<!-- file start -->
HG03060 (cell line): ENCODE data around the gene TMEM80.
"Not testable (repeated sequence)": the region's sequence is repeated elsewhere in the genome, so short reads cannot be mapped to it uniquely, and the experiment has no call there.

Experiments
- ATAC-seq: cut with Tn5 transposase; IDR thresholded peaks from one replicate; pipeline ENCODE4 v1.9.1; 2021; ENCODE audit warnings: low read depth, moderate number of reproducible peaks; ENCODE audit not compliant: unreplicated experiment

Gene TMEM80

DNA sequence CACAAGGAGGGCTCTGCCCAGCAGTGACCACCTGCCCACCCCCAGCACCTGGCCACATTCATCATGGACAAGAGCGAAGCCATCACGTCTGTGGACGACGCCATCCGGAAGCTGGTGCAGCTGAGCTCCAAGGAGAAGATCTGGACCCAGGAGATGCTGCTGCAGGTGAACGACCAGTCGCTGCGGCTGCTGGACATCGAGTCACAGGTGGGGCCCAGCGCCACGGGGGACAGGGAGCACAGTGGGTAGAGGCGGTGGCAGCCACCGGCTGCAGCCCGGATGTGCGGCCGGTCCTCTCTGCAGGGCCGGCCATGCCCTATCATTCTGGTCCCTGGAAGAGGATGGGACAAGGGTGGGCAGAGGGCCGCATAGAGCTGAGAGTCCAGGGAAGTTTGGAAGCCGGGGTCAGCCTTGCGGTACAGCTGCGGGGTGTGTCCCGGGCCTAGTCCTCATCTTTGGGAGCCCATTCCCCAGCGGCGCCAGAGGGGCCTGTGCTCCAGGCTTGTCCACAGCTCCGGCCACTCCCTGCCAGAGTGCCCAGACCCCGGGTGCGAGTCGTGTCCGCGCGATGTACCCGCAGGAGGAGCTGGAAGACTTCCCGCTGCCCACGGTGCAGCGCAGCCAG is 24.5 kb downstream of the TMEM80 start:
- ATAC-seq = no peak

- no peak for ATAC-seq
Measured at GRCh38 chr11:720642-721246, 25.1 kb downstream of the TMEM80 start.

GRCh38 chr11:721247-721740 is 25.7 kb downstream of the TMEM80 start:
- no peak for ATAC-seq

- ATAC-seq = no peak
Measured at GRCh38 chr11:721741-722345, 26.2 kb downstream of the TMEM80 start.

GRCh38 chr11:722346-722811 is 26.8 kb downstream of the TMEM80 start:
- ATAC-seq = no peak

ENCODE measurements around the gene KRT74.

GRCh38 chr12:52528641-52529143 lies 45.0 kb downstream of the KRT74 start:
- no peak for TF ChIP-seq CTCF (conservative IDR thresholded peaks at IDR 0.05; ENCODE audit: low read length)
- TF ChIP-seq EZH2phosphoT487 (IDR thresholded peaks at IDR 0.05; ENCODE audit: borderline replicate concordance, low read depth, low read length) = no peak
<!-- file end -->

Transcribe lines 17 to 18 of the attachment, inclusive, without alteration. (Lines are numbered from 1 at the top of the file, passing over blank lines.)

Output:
GRCh38 chr12:52528641-52529143 lies 45.0 kb downstream of the KRT74 start:
- no peak for TF ChIP-seq CTCF (conservative IDR thresholded peaks at IDR 0.05; ENCODE audit: low read length)